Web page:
What does Rwanda look like for asylum seekers? Inside dark facilities where bedrooms are shared – Reuters


Human rights abuses and ‘police state’ – UK government sends asylum seekers to Rwanda for treatment. Here is an overview of the facilities in which they will be hosted

The Interior Ministry has won a legal battle to deport migrants who arrived “illegally”

Flights to Rwanda containing desperate asylum seekers are expected to take off today, although some may be returned after legal challenges.

The government hopes the thefts will have a deterrent effect on people coming to the UK across the Channel and target people traffickers, although the numbers do not appear to have fallen since the plans were announced in April .

The outrage among human rights groups, some MPs and sections of the public has been clear and there have been legal challenges to stop the thefts from continuing.

Prince Charles reportedly called the plan “appalling”, while former Prime Minister Theresa May said she could not support it. Others questioned the choice of Rwanda as a home for those sent abroad because of its record of human rights abuses.

Foreign Secretary Liz Truss insisted the government need not worry about the morality of the flights.

She said: “The people who are immoral in this business are the human traffickers who are trading in human misery. These people need to come up with an alternative policy that will work. Our policy is completely legal; it’s completely moral. .”

Where will asylum seekers be sent?

Those unlucky enough to be deported will be housed outside Kigali



Asylum seekers sent from the UK on charter flights to Rwanda will stay in private accommodation sought by the government.

Hostels and hotels like Hope House in Nyabugogo, the Gasabo district of the capital Kigali, are rented by Boris Johnson’s government and people will have to share rooms.

Hope House can accommodate up to 100 people with two per bedroom, but there are plans to expand to accommodate 300 people. Meals will be offered three times a day in a common dining room.

Asylum seekers are free to come and go as they please, but they will enter a country notorious for human rights abuses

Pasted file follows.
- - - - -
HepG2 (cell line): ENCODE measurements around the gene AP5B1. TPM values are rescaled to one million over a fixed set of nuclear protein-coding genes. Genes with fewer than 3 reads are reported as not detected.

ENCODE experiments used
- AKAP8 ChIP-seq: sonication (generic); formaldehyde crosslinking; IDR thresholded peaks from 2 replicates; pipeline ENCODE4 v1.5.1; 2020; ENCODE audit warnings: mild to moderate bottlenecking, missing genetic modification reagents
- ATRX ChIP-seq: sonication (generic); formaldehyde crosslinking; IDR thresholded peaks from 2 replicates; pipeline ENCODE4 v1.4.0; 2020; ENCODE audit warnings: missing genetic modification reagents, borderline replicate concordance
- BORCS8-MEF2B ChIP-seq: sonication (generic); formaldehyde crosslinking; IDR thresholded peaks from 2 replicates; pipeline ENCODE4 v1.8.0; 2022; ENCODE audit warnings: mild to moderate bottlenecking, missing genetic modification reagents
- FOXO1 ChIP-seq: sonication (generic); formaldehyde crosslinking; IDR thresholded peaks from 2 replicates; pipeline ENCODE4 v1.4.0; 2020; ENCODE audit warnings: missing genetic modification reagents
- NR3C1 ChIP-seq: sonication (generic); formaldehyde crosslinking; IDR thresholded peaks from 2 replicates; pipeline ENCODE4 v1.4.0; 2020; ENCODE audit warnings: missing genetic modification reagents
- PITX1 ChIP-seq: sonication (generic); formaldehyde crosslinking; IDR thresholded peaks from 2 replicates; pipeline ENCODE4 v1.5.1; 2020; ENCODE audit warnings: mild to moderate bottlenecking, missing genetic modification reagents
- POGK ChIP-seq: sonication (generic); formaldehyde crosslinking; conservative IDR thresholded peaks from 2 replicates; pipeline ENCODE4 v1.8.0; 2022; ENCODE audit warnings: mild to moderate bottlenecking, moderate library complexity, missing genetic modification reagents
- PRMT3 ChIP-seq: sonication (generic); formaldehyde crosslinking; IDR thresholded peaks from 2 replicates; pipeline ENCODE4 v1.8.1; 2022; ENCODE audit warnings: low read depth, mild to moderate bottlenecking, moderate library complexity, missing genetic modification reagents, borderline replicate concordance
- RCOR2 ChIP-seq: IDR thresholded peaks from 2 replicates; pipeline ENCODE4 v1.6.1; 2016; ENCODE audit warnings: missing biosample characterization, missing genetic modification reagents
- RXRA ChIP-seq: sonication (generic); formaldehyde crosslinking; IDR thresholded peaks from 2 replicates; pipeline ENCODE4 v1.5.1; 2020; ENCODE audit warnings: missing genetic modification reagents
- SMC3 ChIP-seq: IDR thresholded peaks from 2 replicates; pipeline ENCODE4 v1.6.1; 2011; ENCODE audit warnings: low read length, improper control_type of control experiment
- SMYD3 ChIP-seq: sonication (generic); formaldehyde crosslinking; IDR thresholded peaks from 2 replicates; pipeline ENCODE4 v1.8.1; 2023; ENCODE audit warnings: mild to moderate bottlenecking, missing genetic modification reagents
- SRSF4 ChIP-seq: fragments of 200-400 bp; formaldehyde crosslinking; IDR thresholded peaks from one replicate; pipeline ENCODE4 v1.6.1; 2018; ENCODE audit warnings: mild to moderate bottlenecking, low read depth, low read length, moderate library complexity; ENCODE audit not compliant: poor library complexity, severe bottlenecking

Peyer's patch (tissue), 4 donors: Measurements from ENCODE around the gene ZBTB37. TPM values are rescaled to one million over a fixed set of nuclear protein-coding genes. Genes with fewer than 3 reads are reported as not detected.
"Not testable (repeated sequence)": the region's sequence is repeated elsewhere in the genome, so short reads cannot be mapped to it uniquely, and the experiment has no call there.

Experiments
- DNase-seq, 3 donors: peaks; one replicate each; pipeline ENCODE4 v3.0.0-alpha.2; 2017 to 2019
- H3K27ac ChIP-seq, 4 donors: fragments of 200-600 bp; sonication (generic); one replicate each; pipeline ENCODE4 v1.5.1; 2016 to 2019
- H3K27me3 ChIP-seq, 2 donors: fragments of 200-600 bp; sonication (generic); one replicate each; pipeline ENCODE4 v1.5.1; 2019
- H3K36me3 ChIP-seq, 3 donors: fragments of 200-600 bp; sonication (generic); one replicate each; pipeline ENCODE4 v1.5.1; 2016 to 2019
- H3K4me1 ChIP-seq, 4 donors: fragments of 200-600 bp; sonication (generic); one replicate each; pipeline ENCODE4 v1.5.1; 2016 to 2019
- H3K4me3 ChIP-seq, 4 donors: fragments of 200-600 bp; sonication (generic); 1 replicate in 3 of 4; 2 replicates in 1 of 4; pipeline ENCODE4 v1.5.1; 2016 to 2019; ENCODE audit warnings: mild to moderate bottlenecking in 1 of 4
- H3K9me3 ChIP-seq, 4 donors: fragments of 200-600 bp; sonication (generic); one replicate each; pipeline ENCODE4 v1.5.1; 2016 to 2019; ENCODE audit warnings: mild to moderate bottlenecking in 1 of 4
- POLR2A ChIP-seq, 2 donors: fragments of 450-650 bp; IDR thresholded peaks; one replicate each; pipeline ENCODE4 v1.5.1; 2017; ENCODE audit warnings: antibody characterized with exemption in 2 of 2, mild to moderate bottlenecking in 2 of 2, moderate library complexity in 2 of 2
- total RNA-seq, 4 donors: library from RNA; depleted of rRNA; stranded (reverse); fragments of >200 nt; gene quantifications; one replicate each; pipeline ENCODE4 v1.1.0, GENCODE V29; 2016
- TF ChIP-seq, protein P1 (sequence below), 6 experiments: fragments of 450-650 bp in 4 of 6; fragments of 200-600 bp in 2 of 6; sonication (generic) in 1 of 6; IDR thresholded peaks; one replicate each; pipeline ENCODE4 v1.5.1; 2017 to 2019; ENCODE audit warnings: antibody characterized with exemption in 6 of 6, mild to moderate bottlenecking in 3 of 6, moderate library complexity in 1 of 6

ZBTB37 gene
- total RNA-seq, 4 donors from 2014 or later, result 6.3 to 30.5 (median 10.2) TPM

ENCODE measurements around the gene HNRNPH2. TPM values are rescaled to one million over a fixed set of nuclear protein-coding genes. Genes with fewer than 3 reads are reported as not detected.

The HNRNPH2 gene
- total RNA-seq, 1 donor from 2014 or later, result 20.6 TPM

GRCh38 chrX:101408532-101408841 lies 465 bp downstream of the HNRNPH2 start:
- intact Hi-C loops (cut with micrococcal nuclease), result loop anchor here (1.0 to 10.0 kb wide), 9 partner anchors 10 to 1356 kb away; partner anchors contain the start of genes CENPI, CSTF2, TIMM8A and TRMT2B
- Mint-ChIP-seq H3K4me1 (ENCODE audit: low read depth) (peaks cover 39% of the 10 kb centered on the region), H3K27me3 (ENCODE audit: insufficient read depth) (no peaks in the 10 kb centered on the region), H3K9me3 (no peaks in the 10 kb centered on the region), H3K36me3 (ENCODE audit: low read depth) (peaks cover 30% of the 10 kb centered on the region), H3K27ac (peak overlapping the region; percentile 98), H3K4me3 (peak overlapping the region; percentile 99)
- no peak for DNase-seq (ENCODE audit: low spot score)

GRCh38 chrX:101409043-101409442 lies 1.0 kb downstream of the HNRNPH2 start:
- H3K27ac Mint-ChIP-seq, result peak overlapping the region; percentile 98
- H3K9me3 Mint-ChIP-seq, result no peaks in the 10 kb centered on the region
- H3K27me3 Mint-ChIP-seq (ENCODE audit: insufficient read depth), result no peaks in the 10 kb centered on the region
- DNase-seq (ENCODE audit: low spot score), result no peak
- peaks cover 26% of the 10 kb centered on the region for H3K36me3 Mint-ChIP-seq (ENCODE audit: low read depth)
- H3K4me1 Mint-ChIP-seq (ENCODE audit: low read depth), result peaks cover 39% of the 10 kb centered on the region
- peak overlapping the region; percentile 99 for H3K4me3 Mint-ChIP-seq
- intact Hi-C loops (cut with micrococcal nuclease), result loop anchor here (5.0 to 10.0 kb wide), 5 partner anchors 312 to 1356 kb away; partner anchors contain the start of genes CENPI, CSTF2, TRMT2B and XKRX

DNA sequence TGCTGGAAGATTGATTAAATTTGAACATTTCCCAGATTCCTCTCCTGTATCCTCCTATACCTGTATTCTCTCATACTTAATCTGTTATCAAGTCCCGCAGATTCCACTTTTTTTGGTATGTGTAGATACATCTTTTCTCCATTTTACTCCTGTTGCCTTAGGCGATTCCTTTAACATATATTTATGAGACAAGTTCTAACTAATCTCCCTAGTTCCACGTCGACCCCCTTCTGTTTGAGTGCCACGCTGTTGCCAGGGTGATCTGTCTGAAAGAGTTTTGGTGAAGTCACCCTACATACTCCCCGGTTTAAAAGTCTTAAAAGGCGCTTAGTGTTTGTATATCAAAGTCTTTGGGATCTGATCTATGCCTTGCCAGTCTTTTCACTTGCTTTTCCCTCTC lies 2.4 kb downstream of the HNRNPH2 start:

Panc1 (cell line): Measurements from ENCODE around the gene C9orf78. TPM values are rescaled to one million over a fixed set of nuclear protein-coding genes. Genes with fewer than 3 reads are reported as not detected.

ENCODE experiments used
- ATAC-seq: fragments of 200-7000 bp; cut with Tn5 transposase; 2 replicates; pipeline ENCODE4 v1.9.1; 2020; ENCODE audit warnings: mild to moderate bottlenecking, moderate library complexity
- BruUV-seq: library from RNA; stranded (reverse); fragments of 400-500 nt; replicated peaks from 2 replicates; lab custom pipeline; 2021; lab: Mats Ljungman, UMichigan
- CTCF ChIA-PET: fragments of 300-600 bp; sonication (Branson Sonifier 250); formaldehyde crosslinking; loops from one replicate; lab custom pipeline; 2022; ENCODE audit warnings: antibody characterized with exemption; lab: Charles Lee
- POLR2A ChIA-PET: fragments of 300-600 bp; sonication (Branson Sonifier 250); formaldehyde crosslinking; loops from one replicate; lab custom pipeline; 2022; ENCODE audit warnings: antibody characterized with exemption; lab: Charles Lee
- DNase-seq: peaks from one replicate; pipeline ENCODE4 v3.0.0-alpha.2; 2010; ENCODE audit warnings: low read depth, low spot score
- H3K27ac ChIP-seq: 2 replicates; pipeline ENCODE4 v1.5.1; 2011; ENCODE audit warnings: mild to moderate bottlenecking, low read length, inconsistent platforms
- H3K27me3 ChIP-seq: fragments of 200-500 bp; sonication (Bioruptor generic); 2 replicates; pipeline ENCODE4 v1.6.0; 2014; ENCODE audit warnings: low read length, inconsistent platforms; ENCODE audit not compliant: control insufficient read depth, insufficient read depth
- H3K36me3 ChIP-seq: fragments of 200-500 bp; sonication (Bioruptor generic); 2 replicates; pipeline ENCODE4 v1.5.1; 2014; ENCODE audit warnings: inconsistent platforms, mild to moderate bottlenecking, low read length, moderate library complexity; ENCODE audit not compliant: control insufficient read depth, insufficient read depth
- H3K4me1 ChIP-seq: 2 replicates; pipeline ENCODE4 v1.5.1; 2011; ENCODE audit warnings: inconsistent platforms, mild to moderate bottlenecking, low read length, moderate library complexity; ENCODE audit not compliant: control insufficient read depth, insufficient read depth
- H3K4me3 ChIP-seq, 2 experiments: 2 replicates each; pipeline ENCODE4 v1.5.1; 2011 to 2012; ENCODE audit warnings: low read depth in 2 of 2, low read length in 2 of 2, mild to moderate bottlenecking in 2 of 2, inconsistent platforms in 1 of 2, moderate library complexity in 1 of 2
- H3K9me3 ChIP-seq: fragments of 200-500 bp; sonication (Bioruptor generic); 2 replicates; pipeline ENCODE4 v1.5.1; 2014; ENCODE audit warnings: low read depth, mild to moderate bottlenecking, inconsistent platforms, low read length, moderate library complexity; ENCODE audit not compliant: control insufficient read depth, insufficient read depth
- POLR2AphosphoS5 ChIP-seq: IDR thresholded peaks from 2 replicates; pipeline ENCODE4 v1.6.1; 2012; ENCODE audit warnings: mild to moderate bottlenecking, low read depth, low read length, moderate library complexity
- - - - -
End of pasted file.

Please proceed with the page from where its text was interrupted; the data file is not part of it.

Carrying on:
Hotel managers say it is designed to make them feel comfortable and that asylum seekers are free to come and go while they wait for their processing.

In April, the Mirror revealed that Rwandan genocide orphans were being kicked out of the facility to make way for government plans.

At Hope House, those staying there were given two weeks’ notice to find alternative accommodation, although the survivors – 22 in total – had little money and faced lifelong mental health battles.

Genocide survivors evicted to make way for government plans



Shadow Home Secretary Yvette Cooper said: ‘The Sunday Mirror’s revelations about Hope House are the latest issue showing why officials were unable to approve the plan.

“Incompetence and waste are hallmarks of this government. Britain deserves better than this chaos.”

A survivor said: “I hardly know of any other house. I was only told to move a few days ago. I have not yet found where I will go.

What’s wrong with Rwanda’s plans?

Priti Patel’s plans have been widely condemned



Those who oppose plans to send asylum seekers to Rwanda have cited the country’s human rights record.

More than 160 organizations opposed the plans in April and protests against the flights continue.

NGOs and charities like Amnesty International and Human Rights Watch (HRW) have highlighted the country’s grim record of enforced disappearances and torture in detention.

In April, Amnesty UK’s director for refugee and migrant rights, Steve Valdez-Symonds, said: “Sending people to another country – let alone a country with such a dismal record in rights issue – for the ‘processing’ of asylum is the height of irresponsibility and shows how far removed from humanity and reality the government is now on asylum issues.”

Press freedom watchdog Reporters Without Borders (RSF) said “authoritarianism and censorship are likely to continue for the foreseeable future”.

A Telegraph investigation found that some migrants already in Rwanda under a different regime lived in fear of security forces in what was described as a “police state”.

In April, the Home Office told the Mirror: ‘Rwanda is a fundamentally safe and secure country with respect to the rule of law – to suggest otherwise is wrong.’

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